In 2012, workers protested at Maruti Suzuki India in Manesar due to the suspension of a worker.[10] These protests became violent; the human resources general manager Awanish Kumar died in the conflict, and several other managerial staff sustained injuries. Part of the factory was set on fire

.[10]

References[edit]

  1. ^ a b c d e Snyder, David; Kelly, William R. (1976). "Industrial Violence in Italy, 1878-1903". American Journal of Sociology. 82 (1): pg 131–62 – via JSTOR.
  2. ^ a b c d e f g h i j k l m n o p q r s t Henry, Brian (1993). "Industrial Violence, Combinations And The Law In Late Eighteenth Century Dublin". Saothar. 18: 19–33 – via JSTOR.
  3. ^ a b c d e f g h i j k l m n o p q Gitelman, H.M (1973). "Perspectives on American Industrial Violence". The Business History Review. 47: 1–23 – via JSTOR.
  4. ^ a b c d e f Davies, Sam (2016). "Remembering the 1911 General Transport Strike in Liverpool". Civic Labors: Scholar Activism and Working-Class Studies. Chicago: University of Illinois Press. pp. 93–106. doi:10.5406/j.ctt1hfr0dd.11. ISBN 978-0-252-04049-8.
  5. ^ a b c d e f g h i j Newsinger, John (2013). "'The Duty of Social Democrats in This Labour Unrest': Justice, the British Socialist Party and the Dublin Lockout". Saothar. 38: 51–60 – via JSTOR.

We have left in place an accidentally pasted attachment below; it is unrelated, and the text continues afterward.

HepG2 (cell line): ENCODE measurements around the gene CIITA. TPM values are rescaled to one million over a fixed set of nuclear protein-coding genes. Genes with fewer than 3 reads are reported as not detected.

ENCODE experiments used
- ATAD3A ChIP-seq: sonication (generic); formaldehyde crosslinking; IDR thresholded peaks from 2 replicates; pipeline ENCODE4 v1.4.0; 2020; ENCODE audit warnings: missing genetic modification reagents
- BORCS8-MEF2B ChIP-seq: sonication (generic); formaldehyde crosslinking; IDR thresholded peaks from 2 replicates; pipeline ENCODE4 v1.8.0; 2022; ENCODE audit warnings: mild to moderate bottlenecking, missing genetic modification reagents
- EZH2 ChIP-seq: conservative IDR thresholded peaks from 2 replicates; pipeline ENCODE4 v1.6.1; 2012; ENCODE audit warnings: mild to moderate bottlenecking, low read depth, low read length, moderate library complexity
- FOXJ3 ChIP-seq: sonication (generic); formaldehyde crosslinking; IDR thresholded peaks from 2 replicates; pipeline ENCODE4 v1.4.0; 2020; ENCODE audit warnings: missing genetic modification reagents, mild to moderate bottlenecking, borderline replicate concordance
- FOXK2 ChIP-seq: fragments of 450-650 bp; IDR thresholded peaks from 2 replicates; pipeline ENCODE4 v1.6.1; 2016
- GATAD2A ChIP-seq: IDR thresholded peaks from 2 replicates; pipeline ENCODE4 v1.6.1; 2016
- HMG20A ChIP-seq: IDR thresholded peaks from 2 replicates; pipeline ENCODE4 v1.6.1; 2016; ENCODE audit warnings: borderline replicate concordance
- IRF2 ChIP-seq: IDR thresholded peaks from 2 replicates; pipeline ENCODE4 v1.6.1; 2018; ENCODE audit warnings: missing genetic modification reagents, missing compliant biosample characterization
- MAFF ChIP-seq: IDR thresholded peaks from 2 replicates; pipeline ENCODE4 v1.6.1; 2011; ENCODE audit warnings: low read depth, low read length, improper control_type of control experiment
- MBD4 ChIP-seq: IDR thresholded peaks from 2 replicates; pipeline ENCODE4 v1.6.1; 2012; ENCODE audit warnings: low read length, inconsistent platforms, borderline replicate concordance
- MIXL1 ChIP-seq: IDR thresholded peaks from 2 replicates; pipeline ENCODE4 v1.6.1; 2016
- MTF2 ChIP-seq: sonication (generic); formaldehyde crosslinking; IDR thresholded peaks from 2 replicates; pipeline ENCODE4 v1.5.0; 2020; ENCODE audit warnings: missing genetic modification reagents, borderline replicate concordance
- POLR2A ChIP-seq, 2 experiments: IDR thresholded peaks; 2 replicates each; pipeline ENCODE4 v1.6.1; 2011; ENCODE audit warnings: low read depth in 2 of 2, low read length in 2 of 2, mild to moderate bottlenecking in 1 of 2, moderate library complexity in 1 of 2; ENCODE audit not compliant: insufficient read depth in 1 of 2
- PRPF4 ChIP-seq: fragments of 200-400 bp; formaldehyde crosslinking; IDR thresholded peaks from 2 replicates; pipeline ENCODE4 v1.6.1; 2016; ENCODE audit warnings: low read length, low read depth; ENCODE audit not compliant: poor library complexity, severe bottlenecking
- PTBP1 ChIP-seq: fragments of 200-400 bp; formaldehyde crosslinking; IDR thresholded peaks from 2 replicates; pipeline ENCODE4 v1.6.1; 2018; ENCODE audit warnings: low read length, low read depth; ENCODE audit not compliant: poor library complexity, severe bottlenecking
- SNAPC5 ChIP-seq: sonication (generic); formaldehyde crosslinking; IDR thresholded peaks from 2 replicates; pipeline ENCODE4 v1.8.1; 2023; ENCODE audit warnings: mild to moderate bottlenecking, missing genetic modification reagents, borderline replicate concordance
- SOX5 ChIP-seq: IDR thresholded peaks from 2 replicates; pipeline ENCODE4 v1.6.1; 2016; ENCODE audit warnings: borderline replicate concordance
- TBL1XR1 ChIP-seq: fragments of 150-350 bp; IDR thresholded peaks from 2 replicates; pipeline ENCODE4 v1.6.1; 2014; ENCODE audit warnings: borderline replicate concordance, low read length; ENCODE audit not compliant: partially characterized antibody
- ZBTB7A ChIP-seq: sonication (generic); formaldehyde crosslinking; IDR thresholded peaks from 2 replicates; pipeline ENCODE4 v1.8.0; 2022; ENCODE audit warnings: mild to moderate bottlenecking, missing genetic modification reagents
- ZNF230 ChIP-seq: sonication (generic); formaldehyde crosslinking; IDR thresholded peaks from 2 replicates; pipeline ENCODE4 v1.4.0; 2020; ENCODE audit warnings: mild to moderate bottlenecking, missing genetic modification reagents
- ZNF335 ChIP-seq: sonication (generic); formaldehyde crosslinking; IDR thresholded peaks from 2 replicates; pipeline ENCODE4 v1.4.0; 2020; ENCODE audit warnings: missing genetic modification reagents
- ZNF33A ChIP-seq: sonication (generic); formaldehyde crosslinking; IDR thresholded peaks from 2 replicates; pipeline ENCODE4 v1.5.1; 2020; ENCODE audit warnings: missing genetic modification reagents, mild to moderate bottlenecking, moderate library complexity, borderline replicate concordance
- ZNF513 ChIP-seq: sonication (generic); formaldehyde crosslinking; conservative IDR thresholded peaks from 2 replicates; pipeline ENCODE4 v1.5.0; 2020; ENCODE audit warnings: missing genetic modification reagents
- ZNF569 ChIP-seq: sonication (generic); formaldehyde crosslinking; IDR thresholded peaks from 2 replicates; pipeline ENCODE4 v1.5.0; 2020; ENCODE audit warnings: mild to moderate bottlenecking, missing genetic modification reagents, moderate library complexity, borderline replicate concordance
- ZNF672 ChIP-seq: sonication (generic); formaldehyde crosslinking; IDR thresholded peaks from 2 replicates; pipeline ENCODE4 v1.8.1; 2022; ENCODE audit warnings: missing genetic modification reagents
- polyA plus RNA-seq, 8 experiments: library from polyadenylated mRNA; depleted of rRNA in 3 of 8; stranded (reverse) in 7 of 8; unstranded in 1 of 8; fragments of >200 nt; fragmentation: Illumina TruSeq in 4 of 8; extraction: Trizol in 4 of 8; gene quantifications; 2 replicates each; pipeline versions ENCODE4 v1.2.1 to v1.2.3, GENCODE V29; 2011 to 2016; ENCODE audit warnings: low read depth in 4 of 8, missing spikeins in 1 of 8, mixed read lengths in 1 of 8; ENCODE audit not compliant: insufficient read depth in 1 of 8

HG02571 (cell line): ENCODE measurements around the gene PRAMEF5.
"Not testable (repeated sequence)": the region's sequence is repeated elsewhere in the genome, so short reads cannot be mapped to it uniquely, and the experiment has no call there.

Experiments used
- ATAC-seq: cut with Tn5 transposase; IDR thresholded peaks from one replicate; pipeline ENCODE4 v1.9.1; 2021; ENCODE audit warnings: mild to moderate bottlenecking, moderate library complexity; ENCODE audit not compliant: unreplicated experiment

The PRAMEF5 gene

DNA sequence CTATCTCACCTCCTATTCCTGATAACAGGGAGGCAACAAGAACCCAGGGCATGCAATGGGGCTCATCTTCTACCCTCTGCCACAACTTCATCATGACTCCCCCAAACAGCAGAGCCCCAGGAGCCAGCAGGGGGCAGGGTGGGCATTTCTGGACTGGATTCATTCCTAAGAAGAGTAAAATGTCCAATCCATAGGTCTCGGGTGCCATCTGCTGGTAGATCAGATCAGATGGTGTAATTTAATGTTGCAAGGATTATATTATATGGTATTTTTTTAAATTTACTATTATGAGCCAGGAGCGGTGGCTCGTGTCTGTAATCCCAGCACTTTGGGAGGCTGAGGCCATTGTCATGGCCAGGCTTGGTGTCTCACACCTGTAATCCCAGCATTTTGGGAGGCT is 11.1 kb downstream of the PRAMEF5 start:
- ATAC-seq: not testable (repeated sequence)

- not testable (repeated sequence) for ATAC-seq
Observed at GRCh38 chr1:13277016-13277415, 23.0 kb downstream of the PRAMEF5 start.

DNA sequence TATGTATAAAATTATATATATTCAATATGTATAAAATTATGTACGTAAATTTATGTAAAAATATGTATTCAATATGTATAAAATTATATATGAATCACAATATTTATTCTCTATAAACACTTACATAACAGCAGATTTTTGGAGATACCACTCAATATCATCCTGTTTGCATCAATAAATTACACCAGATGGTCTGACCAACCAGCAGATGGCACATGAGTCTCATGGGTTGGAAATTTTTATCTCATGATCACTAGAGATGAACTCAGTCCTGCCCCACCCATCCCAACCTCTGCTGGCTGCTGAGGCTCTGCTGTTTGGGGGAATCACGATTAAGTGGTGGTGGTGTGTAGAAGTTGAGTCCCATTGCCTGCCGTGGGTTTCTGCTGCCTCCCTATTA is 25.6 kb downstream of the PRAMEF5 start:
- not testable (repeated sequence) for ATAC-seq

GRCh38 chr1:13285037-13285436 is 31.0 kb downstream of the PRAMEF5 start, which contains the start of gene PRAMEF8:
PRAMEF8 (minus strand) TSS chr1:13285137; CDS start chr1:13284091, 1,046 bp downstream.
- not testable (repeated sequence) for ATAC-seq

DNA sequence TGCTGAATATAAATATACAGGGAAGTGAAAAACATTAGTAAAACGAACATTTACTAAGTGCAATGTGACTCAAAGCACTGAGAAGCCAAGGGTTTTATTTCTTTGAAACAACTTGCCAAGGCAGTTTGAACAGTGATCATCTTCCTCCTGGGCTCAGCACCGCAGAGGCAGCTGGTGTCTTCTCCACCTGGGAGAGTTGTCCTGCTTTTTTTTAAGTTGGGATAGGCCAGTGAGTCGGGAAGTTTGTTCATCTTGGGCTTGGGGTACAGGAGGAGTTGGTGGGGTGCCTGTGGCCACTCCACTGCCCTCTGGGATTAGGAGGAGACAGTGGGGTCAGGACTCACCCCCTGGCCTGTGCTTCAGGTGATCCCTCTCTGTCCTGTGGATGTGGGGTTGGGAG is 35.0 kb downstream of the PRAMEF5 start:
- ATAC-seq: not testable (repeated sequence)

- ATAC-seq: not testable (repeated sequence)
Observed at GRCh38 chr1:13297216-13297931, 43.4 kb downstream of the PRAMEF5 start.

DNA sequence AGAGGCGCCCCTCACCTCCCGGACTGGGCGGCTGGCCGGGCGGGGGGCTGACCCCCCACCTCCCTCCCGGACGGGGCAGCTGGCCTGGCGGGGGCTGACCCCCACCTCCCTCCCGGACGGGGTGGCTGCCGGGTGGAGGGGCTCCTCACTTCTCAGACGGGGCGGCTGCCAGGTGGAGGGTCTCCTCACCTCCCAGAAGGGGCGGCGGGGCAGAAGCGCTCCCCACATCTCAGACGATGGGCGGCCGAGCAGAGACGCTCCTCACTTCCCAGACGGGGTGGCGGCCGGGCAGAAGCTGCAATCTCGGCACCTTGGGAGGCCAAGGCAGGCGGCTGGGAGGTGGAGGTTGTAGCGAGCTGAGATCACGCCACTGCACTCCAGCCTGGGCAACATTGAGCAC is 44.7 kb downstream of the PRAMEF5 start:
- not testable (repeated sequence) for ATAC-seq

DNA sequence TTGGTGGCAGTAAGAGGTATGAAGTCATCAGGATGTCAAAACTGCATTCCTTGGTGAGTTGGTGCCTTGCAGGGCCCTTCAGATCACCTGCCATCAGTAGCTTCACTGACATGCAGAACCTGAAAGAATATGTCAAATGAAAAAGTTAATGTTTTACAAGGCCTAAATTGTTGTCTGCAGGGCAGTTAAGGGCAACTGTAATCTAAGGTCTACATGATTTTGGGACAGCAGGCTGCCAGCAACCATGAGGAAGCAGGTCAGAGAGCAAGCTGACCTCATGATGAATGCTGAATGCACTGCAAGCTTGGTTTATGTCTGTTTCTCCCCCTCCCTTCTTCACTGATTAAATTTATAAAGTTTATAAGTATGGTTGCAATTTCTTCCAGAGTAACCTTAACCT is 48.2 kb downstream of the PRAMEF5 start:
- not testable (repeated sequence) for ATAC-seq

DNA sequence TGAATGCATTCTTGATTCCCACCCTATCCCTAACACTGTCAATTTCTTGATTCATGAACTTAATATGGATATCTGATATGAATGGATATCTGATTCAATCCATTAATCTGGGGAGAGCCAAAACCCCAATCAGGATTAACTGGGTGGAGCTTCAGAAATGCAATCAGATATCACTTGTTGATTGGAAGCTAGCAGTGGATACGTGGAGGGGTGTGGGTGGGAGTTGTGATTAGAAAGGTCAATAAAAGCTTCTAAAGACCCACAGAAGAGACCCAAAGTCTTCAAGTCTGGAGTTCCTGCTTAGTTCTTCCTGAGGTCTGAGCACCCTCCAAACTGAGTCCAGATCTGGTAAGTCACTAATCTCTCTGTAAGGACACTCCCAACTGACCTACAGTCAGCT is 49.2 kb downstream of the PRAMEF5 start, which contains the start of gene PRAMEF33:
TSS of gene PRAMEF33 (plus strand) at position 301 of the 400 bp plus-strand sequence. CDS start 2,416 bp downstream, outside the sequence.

6. ^ a b c d Report on Strike at Bethlehem Steel Works: South Bethlehem, Pennsylvania. Washington, Government Printing Office: United States Bureau of Labor. 1910. pp. 48–49.
  7. ^ a b c d e f g h i j k l m n o p q r Arnold, David (1980). "Industrial Violence in Colonial India www.jstor.org/stable/178408". Comparative Studies in Society and History. 22 (2): 234–55 – via JSTOR.
  8. ^ a b Pittam, David (6 March 2019). "Miners' strike: The decades-old feud that still divides communities". BBC News. Retrieved 29 May 2020.
  9. ^ a b c d e f g h i j k l m Pendse, Sandeep (1980). "Industrial Violence: A Case Study". Economic and Political Weekly. 15 (11): 546–548 – via JSTOR.
  10. ^ a b Sundar, K. R. Shyam (2012). "Industrial Violence and Labour Reforms". Economic and Political Weekly. 47 (41): 35–40 – via JSTOR.